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As a big fan of the ‘detective’ genre, with its twists and turns often causing this reader to come down with a bad case of ‘Compulsory Page Turner’ syndrome, I was excited to get my hands on Julie Wassmer’s latest instalment, Disappearance at Oare.

The latest adventure of Pearl Nolan and her private detective agency follows the protagonist as she attempts to solve the mystery surrounding a local man’s disappearance nearly seven years ago. Many believe Steven Scott committed suicide; he was an artist from a troubled childhood who abandoned his pregnant wife amongst marital difficulties. As the time to legally declare him deceased approaches, his wife isn’t wholly convinced. Set in the seaside town of Whitstable, Pearl has to juggle her investigations into Steven’s absence with her responsibilities as a seafood restaurant owner, as well as a romance with DCI Mike McGuire, who has recently returned from a prolonged spell in London.

With its large emphasis on describing the village of Whitstable and surrounding towns, as well as interjections of romantic encounters with McGuire, which seem unrelated to the main theme for the majority of the story, it feels as if Disappearance at Oare isn’t quite sure what it wants to be. Is it a romantic novel telling the story of two star-crossed lovers who have a passion for solving mysteries and upholding the law? Is it a narrative of mystery as Pearl meets a plethora of characters who each hold a piece of the intriguing puzzle of Steven’s disappearance? Or, with its efforts to conjure detailed images of Whitstable, is it an advert for the undoubtedly beautiful Kent town? It’s never entirely clear and that left me feeling disappointed.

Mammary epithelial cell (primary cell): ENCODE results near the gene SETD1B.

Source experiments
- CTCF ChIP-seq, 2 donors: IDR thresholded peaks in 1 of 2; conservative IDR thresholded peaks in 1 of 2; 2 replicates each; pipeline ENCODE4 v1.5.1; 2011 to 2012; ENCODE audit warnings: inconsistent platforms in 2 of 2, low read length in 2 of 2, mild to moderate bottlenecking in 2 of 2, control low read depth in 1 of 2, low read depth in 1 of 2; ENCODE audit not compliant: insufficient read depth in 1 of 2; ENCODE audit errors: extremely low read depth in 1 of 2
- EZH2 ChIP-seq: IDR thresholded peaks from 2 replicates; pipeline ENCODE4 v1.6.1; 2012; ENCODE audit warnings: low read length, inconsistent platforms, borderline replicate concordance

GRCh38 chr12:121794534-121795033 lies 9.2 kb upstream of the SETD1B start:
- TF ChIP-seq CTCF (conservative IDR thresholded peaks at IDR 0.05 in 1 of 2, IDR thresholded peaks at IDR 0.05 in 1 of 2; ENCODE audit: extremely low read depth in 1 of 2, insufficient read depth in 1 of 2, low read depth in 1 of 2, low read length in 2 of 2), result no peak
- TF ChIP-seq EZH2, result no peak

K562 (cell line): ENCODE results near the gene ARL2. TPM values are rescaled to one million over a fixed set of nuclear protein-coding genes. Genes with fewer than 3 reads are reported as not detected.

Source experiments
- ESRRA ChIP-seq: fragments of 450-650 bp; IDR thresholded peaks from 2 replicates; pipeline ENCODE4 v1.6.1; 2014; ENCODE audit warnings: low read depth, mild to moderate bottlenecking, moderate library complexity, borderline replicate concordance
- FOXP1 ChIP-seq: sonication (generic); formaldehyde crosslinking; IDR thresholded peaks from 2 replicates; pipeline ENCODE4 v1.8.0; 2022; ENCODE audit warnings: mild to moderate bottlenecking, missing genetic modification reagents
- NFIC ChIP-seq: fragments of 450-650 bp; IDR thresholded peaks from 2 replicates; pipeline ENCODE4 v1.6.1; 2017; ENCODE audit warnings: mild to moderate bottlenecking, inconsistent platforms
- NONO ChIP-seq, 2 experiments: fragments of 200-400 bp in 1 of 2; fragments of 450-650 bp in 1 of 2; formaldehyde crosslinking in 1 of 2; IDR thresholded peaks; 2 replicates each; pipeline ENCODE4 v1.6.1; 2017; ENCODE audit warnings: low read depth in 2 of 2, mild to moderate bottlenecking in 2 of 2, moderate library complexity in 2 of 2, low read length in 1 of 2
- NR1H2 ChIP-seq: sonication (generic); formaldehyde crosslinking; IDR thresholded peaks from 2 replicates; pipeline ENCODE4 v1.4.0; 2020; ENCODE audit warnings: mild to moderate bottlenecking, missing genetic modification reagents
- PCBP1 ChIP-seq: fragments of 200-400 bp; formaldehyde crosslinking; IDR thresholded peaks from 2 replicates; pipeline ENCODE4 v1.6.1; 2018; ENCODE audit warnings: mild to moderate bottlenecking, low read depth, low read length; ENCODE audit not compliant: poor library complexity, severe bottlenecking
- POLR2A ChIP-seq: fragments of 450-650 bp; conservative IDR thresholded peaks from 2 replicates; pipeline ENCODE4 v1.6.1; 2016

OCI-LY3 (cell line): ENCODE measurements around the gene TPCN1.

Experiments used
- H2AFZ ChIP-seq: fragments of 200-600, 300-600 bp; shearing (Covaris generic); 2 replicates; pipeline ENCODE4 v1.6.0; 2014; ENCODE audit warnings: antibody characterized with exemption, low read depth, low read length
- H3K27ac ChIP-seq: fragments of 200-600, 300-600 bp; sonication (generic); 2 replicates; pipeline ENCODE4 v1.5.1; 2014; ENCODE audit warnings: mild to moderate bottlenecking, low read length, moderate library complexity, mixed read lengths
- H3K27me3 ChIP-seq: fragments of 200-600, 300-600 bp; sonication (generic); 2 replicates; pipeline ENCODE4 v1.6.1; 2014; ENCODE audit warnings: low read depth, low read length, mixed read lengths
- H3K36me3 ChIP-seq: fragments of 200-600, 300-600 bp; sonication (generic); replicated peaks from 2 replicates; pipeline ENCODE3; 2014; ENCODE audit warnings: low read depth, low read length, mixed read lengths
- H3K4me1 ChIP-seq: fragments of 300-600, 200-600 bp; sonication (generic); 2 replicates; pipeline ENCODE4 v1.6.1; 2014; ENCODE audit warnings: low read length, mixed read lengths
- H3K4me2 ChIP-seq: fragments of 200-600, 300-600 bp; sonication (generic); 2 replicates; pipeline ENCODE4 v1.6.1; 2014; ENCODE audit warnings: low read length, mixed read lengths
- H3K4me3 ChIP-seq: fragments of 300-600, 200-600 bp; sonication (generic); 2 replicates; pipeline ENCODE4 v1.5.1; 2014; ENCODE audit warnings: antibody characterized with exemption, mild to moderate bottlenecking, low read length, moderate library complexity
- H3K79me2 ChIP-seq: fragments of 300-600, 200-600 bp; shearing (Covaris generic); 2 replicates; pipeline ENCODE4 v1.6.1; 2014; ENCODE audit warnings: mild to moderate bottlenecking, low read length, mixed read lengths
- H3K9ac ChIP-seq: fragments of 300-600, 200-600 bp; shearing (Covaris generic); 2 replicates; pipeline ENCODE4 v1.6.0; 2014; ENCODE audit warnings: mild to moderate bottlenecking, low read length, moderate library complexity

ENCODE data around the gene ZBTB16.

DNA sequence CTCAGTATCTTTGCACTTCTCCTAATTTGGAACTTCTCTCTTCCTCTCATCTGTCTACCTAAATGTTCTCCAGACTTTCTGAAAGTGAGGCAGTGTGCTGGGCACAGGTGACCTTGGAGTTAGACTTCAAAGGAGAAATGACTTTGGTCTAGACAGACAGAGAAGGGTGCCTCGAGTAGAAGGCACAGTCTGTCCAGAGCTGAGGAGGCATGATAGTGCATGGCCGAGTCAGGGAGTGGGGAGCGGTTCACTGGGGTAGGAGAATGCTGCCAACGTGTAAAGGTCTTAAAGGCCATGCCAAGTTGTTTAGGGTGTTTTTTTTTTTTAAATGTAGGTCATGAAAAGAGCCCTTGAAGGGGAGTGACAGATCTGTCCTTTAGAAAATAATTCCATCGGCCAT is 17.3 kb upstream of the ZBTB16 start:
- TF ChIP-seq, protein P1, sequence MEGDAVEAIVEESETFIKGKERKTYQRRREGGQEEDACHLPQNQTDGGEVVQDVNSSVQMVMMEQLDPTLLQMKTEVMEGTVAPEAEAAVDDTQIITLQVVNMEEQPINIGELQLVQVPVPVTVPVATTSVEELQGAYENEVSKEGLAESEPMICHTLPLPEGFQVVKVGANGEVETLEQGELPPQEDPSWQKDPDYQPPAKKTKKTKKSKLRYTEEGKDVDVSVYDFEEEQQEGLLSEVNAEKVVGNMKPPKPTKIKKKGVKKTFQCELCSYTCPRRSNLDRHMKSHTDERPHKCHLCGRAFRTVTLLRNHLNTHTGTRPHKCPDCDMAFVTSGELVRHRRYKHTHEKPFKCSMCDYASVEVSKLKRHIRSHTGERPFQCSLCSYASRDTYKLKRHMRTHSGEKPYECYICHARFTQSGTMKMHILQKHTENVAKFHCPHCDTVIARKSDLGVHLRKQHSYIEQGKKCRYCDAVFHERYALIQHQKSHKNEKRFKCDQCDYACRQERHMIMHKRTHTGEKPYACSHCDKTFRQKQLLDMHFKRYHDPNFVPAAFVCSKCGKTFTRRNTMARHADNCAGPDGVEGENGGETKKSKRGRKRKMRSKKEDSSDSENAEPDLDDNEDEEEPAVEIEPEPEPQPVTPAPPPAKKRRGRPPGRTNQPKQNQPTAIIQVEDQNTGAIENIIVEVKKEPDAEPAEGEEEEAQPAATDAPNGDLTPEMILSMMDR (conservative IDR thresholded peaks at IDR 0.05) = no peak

Despite this, the main theme is a clever one. It’s slow to get going, but as it approaches the conclusion, it had me far more invested as I found myself urging Pearl on, especially for the sake of Steven’s young son, who’s never met his father. In addition, it’s clear that the author is an advocate of Whitstable, as she takes the reader on in-depth journeys through its streets and along its coast line. I may not be rummaging through online retailers for Wassmer’s other works, but I’m certainly keeping my eye out for an opportunity to visit this quaint seaside town in north Kent, which in my mind’s eye, I feel I’ve visited many times.

★★

Disappearance at Oare was published by Constable on 7 June 2018

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